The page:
Betances dealt with shoulder issues entering the 2019 season, and he would never quite regain his full velocity. When he was able to finally pitch he would partially tear his achilles. That set forth a trip into free agency with a number of questions marks and suppressed value on the market.
With there being just weeks before Opening Day, Betances has yet to play in a Spring Training game. Moreover, Betances’ velocity is still down, which isn’t all that unusual for him at this point in the year.
With the velocity down and Betances not appearing in a Spring Training game, the conversation about his availability for Opening Day needs to begin. While he COULD theoretically be ready, the Mets need to discuss whether he SHOULD be there.
No matter what the decision, one thing should be clear – the Mets don’t need to push Betances because the Mets have viable short-term alternatives at their disposal.
At the outset, it should be noted the Mets do have a bit of a Spring Training battle for the last spot in the bullpen. With Brad Brach, Edwin Diaz, Jeurys Familia, Seth Lugo, and Justin Wilson guaranteed spots, there are three bullpen spots up for grabs. One of those is likely going to Michael Wacha, and when he is healthy, Betances takes the other leaving one.
It’s very likely that last spot goes to Robert Gsellman, but the Mets do have him spend the offseason preparing to be a starter. In the potential absence of Betances, he should be all but guaranteed a bullpen spot. That leaves some interesting options behind him.
Jacob Rhame is out of options, and as noted, he may be a sneaky candidate to make the Opening Day roster. Walker Lockett is in the same position as Rhame, but he does not have the same spin rates or velocity as Rhame, and he has also been more of a starter in his career.
Paul Sewald is continuously overlooked, but when he gets his chance, he does pitch well in spurts. He has shown versatility as a one inning reliever and as a late inning reliever. With the exception of one poor outing, he allowed one earned or less in 16 of his 17 relief appearances. His penultimate one last year yielded his first Major League win.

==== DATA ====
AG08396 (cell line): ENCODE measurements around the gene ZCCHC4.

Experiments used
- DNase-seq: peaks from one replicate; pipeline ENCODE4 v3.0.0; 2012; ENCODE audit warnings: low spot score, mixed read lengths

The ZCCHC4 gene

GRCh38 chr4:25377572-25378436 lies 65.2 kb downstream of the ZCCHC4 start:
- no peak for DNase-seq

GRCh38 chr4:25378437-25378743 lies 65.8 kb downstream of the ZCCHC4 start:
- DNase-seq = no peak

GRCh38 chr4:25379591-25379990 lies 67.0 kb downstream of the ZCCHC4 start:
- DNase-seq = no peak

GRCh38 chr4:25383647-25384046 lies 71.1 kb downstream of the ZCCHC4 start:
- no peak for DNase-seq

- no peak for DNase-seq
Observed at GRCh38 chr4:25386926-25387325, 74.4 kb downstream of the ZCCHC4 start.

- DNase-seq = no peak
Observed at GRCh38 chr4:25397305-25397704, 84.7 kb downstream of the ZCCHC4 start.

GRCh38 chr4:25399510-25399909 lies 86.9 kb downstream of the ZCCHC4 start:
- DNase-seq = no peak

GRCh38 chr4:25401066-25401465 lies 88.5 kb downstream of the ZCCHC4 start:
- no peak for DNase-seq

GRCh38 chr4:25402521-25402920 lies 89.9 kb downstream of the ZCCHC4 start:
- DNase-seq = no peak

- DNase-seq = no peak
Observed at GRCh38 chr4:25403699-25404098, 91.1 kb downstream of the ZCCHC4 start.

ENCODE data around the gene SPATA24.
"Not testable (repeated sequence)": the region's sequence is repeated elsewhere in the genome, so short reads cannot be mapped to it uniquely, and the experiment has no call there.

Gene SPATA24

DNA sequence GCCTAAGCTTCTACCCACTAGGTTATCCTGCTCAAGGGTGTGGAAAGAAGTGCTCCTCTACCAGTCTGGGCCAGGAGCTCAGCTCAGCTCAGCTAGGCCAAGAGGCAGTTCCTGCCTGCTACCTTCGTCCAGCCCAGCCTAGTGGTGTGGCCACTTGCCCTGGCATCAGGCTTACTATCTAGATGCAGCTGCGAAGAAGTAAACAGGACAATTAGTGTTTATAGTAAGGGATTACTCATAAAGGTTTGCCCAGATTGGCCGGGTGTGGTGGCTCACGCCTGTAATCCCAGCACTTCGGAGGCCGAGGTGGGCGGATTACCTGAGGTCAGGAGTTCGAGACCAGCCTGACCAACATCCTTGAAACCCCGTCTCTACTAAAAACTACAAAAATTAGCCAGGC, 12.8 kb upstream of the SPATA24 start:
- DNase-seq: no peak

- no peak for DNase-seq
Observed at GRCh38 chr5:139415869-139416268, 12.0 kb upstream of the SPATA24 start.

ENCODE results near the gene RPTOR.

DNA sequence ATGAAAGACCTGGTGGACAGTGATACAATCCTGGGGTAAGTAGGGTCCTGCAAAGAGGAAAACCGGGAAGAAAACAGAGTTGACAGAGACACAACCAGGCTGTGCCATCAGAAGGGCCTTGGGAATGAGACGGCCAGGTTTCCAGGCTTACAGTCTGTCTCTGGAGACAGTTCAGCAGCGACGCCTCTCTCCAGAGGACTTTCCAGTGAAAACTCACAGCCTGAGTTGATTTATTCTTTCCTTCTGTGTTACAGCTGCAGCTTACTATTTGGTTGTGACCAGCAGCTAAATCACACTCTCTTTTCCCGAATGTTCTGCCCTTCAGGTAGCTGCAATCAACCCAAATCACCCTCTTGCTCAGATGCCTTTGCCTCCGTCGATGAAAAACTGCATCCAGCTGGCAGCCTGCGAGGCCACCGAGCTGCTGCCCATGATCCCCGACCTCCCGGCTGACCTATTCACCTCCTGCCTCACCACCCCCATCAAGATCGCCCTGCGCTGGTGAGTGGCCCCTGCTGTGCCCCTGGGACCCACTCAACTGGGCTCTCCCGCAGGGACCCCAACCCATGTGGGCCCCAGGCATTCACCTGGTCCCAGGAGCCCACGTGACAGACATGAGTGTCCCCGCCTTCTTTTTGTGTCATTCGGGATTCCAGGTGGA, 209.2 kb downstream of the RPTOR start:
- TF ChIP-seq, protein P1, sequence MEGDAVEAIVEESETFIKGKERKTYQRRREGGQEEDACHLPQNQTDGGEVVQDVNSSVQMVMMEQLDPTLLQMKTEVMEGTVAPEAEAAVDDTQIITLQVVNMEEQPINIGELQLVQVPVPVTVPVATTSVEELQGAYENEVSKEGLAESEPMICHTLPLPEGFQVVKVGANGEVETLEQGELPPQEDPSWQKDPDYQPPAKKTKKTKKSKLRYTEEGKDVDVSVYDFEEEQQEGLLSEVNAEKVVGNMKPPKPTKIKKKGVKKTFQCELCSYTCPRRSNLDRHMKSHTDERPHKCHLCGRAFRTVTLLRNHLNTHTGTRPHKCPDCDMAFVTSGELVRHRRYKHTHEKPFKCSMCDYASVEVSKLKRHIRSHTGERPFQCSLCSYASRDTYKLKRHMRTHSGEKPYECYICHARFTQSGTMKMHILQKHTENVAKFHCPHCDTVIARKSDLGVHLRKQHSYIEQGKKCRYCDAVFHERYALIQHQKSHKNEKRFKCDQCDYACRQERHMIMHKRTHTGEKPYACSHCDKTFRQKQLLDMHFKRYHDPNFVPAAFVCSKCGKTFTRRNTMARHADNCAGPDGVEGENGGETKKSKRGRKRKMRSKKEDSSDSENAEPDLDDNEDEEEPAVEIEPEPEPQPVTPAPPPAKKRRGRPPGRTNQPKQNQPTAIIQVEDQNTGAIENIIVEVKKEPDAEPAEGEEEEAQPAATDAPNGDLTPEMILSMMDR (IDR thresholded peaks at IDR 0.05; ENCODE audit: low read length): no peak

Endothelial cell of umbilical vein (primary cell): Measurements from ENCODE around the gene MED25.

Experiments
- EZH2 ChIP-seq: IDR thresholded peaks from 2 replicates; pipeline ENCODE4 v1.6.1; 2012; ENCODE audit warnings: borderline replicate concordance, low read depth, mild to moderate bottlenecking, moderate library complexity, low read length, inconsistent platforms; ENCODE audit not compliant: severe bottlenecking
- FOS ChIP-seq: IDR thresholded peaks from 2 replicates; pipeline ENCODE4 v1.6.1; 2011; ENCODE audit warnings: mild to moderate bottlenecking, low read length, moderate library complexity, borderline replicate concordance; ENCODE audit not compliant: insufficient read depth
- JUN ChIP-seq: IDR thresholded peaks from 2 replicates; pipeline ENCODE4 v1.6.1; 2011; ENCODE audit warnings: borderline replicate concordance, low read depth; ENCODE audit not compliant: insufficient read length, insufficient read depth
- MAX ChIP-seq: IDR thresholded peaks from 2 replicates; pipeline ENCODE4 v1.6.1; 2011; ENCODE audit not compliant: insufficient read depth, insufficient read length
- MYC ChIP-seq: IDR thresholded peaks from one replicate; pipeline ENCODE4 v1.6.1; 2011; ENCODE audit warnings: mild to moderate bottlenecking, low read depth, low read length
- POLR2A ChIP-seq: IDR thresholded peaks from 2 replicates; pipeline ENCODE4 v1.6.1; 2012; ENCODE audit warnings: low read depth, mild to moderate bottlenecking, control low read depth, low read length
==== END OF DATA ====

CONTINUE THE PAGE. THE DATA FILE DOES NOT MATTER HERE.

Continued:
As enticing as Sewald may be, Daniel Zamora may be more so. With the new three batter minimum rule, left-handed relievers who can get right-handed batters out become all the more valuable. In his professional career, Zamora has reverse splits, and he has pitched well against them during Spring Training.
In terms of Zamora, with the three batter rule, you could argue he should be a leading candidate for the Opening Day bullpen even if Betances was ready.
Of course, Betances could be ready for Opening Day making this all academic. Still, the Mets need to prepare for that eventuality, and perhaps even if Betances might be ready, they could opt to give him some additional time. After all, Betances has thrown all of 0.2 innings over the past year.
If nothing else, you wonder how deep into the season he can go after not throwing many innings at all last year. No matter what the Mets do, they need to remember it is not about Opening Day. It is about October – how to get there and how to win when they get there. Fortunately, they have the depth options to get Betances there.